To end it, we relaxed for one hour in the thermal baths of Baño de los Incas where I could have stayed forever.

The next day was nearly as perfect as we spent most of the morning in a little zoo in Granja Porcón. It wasn’t so much the animals but, again, rather the nature around it that made it so special.

It all seemed so peaceful, the people working on the surrounding fields or weaving clothes the old-fashioned way and a stunning red flower (still haven’t figured out its name) made this place really magical.

After a typical lunch (trouch, obviously) we proceeded to Otuzco, a village famous for its so-called ventanillas, small holes in a huge stone wall upon a hill. We were told human bodies were buried there a long time ago but only of important people in the village and after the process of decay.

We also got to see a nice hanging bridge and another milk factory, including some more product tasting and, of course, buying. The highlight definitely was the garden of hortensias, an extraordinarily aesthetic place.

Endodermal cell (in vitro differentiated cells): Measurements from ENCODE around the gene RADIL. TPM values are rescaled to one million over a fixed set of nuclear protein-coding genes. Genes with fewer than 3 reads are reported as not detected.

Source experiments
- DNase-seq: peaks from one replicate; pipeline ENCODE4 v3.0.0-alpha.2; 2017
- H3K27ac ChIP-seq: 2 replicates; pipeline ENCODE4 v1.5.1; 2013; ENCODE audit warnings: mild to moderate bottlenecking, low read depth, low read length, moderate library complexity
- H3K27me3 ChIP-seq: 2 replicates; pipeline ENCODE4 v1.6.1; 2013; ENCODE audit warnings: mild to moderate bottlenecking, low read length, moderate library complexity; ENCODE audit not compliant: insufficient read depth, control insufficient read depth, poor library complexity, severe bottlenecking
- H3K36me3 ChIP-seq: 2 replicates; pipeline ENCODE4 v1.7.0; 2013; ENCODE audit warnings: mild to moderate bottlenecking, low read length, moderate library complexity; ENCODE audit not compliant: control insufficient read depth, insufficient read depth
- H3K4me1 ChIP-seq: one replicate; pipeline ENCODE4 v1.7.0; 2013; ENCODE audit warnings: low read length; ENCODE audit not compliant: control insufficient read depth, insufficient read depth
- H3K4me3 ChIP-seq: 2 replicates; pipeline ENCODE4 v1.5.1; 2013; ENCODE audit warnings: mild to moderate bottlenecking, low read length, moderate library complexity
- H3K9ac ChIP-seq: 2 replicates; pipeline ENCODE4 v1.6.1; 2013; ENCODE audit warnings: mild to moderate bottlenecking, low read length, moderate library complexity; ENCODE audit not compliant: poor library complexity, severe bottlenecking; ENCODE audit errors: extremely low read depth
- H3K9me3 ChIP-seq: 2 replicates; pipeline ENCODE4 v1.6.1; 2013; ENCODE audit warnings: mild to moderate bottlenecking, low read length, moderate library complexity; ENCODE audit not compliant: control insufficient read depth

It’s filled with flowers in colors varying from all possible shades of pink and rosé to purple and blue and we felt like we were stuck in a fairytale. If it hadn’t gotten dark, we’d never have left.
Our last day consisted mostly of visiting a lagoon near Namora that we also crossed by boat. It was the only place with mosquitos so far and, as we didn’t expect it, we got bitten a lot.

But more importantly, we visited another stone formation on our way there where we had a lot of fun climbing the rocks, taking photos and just enjoying the stunning view.

Too soon we had to leave again and got a little city tour to end our stay. It was interesting to hear the story of how the inca empire, ruled by Atahualpa, was conquered right on the plaza de armas and the starting rain just perfectly added a dramatic touch to the guide’s tellings. We also finally climbed up Santa Apolonia to visit the sacred place and to have a more than breathtaking view over the whole city.